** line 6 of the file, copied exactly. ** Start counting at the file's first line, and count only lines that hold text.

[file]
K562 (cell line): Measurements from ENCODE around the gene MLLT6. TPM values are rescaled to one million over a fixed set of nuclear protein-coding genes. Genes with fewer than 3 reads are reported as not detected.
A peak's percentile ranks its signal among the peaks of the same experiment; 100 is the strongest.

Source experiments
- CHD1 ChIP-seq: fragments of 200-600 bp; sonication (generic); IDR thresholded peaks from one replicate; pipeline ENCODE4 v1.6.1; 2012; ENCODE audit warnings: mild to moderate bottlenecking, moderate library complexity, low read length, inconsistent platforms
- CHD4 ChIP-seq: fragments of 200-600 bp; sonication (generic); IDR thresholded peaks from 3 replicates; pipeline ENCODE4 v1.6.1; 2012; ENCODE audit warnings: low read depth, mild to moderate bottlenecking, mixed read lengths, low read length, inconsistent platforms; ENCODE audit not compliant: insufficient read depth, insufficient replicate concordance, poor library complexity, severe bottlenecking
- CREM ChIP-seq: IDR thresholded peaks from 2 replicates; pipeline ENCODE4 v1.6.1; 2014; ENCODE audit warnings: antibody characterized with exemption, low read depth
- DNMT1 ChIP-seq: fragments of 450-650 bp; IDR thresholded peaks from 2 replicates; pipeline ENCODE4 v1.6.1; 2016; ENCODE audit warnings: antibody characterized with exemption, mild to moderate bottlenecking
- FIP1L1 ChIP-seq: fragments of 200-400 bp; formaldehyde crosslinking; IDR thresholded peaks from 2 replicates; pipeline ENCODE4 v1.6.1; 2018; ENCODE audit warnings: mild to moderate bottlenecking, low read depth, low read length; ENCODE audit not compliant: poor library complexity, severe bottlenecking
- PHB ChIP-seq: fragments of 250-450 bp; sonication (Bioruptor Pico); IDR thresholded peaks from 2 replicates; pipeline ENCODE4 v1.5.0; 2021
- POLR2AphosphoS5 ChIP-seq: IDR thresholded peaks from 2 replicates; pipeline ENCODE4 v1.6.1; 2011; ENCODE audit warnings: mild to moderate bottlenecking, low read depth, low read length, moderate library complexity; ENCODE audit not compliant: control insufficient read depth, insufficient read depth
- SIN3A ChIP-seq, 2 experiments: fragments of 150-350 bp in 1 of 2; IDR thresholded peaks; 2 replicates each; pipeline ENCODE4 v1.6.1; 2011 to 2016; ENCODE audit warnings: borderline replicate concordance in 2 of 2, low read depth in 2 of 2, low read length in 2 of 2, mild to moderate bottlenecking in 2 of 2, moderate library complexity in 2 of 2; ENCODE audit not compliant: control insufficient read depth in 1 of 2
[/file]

- CREM ChIP-seq: IDR thresholded peaks from 2 replicates; pipeline ENCODE4 v1.6.1; 2014; ENCODE audit warnings: antibody characterized with exemption, low read depth